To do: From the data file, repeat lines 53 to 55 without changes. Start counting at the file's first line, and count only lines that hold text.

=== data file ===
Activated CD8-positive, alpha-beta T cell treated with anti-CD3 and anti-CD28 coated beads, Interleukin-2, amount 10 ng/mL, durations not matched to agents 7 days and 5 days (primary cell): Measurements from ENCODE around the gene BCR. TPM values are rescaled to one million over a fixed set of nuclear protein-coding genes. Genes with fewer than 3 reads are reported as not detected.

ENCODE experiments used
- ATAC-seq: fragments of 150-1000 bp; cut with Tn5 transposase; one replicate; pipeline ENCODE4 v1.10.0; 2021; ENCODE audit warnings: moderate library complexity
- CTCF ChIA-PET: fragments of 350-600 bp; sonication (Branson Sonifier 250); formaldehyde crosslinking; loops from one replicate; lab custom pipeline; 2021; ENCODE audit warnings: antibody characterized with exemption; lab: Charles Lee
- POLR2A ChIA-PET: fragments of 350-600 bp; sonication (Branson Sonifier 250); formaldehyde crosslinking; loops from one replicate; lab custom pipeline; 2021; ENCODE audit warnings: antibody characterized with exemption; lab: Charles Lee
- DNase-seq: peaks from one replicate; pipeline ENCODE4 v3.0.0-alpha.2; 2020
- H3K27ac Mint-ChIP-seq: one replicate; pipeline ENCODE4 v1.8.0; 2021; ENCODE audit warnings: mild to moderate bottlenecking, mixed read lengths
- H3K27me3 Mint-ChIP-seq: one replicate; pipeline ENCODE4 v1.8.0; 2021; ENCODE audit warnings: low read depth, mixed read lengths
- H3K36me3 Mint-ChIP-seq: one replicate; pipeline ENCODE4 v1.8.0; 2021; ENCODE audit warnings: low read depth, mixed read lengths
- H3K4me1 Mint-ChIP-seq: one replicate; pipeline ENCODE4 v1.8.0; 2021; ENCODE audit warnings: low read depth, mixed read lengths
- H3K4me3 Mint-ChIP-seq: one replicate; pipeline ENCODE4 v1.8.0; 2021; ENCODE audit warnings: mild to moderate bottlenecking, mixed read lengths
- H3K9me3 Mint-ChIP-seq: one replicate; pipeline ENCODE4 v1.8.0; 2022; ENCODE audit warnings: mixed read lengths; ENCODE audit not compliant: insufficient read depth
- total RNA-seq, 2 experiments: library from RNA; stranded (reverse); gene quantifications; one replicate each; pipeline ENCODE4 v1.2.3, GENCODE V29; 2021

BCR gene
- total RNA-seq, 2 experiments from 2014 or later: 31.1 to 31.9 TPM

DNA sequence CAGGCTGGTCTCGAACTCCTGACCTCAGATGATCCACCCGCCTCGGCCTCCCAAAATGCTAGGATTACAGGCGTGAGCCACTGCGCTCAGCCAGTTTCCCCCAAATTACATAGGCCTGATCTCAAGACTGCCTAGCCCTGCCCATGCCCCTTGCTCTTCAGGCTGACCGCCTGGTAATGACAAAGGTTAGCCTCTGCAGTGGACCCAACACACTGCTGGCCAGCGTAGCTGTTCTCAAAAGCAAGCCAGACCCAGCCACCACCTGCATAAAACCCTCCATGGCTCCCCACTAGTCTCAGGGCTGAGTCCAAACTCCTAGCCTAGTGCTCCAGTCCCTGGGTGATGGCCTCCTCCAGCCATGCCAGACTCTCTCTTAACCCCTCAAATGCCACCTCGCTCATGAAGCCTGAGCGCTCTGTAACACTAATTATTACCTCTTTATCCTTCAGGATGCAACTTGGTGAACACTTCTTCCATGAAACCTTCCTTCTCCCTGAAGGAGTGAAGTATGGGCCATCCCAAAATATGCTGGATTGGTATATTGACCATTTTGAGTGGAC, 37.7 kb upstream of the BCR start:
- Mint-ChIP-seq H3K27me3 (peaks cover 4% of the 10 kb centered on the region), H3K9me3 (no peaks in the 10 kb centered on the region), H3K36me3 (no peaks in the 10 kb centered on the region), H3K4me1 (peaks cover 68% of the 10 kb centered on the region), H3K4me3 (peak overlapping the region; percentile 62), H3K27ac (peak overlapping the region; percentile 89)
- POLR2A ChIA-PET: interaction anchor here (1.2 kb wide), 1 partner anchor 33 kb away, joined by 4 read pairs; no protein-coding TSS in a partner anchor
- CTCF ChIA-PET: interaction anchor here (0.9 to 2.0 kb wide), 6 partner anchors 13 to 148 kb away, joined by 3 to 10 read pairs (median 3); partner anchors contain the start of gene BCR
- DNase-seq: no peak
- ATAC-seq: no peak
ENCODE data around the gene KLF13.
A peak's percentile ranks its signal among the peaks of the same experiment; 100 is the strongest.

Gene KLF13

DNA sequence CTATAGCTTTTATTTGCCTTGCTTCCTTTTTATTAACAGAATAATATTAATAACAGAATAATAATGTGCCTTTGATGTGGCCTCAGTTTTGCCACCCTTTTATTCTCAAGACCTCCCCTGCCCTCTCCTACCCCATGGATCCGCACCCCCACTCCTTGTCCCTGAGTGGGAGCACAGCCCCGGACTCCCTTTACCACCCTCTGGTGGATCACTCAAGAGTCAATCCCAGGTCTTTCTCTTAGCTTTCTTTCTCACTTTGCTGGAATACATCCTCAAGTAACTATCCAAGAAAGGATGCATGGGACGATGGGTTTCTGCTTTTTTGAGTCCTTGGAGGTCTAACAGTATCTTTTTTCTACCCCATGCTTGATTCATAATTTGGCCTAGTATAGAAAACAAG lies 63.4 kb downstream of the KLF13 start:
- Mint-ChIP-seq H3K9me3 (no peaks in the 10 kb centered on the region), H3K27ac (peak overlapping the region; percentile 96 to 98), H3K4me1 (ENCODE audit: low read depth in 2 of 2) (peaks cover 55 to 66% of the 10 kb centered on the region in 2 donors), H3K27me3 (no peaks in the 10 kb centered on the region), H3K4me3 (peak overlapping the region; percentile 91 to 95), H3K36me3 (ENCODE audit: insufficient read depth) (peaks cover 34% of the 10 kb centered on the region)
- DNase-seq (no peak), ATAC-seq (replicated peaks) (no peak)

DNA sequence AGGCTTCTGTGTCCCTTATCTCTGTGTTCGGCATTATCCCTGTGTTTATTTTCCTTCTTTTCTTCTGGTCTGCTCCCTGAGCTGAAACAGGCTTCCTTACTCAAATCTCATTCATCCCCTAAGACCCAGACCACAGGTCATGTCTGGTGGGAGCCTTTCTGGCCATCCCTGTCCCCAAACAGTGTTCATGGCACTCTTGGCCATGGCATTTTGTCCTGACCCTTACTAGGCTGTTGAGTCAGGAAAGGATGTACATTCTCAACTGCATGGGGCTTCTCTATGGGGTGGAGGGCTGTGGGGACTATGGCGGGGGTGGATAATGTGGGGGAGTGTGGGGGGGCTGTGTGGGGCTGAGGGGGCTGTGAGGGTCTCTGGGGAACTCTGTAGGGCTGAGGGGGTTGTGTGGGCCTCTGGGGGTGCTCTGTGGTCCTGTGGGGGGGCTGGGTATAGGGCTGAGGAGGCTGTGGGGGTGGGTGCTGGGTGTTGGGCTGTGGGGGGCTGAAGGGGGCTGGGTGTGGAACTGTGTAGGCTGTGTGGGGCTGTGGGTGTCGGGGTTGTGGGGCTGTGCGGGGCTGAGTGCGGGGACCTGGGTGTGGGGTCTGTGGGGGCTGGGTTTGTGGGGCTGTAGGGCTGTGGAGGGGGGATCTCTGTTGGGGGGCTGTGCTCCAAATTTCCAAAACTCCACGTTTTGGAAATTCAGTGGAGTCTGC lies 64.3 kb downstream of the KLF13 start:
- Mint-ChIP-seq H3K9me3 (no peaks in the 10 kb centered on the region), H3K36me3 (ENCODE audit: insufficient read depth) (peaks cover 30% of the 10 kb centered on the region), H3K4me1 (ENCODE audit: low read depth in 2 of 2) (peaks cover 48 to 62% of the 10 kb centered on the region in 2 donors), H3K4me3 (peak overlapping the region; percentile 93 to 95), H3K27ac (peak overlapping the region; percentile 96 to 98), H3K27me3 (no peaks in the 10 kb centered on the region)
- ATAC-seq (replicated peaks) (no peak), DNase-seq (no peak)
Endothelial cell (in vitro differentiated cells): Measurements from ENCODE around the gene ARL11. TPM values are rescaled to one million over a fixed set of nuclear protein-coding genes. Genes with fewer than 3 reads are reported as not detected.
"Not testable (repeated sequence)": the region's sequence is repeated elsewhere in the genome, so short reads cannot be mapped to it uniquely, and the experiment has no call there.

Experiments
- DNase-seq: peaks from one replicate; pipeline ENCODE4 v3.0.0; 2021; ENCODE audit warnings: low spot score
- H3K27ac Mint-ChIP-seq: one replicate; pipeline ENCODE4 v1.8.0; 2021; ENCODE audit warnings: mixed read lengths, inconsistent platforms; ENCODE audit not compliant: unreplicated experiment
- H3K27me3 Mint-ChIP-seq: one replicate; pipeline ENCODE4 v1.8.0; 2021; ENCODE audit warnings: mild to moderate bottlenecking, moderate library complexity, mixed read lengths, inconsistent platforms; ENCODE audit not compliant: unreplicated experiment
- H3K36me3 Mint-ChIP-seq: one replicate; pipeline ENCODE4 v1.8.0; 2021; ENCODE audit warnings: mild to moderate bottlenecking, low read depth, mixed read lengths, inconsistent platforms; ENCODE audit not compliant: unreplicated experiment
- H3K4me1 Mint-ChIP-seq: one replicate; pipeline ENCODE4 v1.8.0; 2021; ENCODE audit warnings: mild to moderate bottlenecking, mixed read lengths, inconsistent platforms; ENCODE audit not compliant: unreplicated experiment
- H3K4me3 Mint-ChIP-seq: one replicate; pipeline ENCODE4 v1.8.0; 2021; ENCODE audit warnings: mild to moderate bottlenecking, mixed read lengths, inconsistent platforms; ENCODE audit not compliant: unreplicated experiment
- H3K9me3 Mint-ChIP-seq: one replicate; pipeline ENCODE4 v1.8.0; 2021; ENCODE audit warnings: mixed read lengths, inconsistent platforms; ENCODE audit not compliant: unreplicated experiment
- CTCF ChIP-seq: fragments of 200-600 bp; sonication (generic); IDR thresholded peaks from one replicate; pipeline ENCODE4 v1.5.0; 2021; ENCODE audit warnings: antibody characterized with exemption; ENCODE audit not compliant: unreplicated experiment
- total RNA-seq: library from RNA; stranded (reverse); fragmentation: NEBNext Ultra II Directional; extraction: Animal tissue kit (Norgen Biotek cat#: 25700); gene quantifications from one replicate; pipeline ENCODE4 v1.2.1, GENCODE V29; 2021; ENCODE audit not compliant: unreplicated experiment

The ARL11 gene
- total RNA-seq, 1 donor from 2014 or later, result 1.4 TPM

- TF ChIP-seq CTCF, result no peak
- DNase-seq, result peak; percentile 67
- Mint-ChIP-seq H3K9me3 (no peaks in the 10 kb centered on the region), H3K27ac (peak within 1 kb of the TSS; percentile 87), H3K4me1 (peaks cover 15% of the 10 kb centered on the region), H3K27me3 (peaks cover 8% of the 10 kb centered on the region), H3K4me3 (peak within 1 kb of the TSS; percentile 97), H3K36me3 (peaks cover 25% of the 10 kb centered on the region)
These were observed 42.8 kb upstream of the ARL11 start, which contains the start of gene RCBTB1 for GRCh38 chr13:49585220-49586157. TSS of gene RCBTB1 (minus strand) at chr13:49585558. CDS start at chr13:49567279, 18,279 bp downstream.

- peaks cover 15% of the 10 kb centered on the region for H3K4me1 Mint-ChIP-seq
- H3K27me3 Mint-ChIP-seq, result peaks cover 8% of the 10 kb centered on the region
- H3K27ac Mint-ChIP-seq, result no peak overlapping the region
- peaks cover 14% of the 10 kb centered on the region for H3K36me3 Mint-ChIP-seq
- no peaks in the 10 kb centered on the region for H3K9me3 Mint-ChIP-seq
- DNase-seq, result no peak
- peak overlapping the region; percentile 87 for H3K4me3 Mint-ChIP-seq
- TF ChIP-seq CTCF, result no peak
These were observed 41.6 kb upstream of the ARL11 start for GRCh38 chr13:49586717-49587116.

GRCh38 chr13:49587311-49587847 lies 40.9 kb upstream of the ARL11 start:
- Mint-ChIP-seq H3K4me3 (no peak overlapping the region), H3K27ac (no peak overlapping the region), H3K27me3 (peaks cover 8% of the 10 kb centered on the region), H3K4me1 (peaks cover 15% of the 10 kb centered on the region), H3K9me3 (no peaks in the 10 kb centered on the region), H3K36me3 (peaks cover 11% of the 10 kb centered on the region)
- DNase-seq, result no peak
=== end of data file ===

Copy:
- no peaks in the 10 kb centered on the region for H3K9me3 Mint-ChIP-seq
- DNase-seq, result no peak
- peak overlapping the region; percentile 87 for H3K4me3 Mint-ChIP-seq